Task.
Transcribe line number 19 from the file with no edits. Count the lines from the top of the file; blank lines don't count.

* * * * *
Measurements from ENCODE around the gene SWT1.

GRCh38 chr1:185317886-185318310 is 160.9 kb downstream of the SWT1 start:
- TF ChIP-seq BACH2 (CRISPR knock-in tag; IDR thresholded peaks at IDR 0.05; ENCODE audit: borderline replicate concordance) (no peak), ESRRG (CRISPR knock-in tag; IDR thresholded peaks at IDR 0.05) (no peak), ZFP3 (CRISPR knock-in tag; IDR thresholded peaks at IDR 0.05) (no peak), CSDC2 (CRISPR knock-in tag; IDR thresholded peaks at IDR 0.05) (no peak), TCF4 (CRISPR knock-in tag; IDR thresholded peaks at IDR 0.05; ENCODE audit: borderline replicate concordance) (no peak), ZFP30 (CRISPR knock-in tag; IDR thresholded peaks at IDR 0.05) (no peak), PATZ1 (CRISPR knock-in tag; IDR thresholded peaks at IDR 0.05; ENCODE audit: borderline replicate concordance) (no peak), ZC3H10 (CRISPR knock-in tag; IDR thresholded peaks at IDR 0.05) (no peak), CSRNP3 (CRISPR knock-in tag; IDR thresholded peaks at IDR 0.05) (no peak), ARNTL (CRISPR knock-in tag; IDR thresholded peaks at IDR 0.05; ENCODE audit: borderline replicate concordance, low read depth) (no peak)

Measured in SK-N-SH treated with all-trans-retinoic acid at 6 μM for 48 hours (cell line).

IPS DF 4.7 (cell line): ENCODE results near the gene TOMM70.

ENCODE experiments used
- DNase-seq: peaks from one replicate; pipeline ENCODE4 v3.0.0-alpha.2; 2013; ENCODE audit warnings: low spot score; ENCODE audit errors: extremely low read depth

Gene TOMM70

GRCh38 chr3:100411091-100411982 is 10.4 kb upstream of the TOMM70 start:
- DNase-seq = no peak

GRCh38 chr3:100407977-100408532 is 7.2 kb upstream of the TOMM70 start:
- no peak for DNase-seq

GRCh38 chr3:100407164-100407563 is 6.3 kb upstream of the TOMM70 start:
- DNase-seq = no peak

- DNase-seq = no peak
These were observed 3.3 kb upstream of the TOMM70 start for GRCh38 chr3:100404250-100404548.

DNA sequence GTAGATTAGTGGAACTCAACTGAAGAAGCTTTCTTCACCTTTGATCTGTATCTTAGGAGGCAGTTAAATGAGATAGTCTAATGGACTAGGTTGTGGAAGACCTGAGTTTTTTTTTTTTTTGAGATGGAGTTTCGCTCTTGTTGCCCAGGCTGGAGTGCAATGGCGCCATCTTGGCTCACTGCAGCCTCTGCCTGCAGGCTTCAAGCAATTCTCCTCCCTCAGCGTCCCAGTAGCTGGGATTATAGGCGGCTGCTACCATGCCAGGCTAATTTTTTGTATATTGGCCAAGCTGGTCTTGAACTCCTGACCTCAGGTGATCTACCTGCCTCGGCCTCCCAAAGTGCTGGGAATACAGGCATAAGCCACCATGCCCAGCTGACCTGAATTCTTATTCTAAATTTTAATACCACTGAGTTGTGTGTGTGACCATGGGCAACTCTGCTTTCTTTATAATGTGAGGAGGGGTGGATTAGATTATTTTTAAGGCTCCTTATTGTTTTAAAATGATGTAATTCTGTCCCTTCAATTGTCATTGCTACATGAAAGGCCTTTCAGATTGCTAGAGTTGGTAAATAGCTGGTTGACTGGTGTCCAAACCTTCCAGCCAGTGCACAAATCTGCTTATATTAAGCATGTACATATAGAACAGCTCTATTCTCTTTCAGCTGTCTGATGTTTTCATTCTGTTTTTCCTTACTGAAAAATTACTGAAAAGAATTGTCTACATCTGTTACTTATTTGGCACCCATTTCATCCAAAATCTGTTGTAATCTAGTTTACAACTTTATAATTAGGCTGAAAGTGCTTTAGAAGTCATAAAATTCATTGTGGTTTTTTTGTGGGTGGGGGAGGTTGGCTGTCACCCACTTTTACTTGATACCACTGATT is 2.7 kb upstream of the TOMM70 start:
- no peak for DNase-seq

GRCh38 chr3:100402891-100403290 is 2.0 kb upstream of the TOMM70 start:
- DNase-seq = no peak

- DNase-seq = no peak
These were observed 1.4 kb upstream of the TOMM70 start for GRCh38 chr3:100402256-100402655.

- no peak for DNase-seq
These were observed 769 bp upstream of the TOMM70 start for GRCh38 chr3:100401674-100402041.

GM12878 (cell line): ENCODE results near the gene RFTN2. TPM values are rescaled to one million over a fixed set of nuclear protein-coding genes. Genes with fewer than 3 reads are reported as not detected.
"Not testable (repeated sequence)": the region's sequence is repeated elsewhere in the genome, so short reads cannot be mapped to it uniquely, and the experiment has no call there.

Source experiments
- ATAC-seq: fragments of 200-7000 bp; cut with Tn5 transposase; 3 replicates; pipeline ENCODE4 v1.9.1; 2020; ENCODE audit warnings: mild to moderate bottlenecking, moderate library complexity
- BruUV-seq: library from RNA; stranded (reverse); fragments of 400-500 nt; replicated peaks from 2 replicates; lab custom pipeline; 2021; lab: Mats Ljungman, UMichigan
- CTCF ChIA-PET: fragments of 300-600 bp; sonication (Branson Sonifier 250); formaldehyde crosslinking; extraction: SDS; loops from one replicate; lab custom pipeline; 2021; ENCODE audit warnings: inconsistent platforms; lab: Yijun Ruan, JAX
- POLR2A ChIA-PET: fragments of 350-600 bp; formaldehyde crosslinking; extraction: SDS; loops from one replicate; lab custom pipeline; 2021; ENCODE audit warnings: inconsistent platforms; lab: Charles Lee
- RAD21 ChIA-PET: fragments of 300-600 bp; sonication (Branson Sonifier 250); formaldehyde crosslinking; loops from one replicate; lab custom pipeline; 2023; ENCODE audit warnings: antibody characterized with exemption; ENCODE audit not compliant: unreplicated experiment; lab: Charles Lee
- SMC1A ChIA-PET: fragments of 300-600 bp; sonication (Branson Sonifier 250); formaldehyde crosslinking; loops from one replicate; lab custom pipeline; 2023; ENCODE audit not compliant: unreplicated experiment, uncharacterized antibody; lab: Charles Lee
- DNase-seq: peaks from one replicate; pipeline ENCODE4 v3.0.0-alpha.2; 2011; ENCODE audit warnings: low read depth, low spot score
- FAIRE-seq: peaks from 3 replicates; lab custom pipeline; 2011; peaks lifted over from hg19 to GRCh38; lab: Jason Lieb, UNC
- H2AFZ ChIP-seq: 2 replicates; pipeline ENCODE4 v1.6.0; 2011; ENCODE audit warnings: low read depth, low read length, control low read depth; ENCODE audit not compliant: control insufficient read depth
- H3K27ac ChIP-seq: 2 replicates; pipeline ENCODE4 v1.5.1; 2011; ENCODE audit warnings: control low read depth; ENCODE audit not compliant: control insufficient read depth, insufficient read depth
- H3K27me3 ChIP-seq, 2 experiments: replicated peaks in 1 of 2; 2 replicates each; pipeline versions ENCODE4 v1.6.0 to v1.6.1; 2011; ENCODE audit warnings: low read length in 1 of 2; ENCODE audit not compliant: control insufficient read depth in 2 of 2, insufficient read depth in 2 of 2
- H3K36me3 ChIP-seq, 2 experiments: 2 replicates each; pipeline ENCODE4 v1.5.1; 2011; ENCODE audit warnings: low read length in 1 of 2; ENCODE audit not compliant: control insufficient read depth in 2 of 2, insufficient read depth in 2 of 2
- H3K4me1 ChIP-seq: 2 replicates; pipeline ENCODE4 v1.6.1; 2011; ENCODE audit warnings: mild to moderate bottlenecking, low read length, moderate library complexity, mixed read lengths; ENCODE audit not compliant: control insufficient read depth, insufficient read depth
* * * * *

GRCh38 chr3:100402891-100403290 is 2.0 kb upstream of the TOMM70 start: